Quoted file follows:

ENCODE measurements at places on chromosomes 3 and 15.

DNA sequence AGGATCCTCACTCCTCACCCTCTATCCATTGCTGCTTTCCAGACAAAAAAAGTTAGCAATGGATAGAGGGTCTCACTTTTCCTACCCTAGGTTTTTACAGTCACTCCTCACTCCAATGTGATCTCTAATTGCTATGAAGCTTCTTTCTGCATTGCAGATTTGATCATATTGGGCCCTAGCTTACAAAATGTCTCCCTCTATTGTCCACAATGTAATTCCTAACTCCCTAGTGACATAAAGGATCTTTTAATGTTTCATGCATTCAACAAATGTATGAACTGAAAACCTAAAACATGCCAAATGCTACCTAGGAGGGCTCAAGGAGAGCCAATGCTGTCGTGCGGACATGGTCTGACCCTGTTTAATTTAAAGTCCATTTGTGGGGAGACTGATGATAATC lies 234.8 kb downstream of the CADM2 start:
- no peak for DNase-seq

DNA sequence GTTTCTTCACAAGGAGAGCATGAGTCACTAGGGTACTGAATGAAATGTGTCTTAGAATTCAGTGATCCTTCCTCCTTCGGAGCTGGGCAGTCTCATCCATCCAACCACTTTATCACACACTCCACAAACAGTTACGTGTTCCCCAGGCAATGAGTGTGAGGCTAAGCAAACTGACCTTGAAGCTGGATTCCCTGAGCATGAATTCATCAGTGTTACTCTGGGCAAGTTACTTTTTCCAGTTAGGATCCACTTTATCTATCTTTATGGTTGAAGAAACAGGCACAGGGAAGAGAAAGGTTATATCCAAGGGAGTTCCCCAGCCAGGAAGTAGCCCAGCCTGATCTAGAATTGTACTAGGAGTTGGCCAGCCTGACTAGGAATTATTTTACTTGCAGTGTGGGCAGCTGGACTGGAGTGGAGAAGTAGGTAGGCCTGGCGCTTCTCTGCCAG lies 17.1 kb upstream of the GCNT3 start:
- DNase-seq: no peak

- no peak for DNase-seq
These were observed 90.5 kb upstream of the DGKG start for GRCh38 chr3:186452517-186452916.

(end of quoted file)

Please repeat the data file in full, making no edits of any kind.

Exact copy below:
ENCODE measurements at places on chromosomes 3 and 15.

DNA sequence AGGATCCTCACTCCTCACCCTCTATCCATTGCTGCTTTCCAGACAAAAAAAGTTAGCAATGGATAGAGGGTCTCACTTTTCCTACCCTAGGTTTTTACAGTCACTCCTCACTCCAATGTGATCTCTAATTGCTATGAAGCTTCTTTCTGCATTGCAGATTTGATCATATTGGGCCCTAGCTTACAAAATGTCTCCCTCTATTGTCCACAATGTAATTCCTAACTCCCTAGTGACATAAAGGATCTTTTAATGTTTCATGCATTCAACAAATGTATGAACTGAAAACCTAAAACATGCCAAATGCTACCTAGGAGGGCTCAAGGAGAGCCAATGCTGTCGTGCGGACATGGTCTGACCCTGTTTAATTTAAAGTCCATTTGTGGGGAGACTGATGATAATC lies 234.8 kb downstream of the CADM2 start:
- no peak for DNase-seq

DNA sequence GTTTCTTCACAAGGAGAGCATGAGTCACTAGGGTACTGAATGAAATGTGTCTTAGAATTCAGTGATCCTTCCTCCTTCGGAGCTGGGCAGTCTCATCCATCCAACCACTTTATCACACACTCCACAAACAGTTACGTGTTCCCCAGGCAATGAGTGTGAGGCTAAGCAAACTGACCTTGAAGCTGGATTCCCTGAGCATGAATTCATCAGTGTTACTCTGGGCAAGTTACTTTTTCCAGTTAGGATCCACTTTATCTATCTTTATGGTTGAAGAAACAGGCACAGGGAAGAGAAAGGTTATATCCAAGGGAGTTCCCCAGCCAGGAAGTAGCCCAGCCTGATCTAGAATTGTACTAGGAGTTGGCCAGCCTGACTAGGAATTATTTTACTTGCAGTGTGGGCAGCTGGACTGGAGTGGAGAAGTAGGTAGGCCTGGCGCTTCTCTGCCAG lies 17.1 kb upstream of the GCNT3 start:
- DNase-seq: no peak

- no peak for DNase-seq
These were observed 90.5 kb upstream of the DGKG start for GRCh38 chr3:186452517-186452916.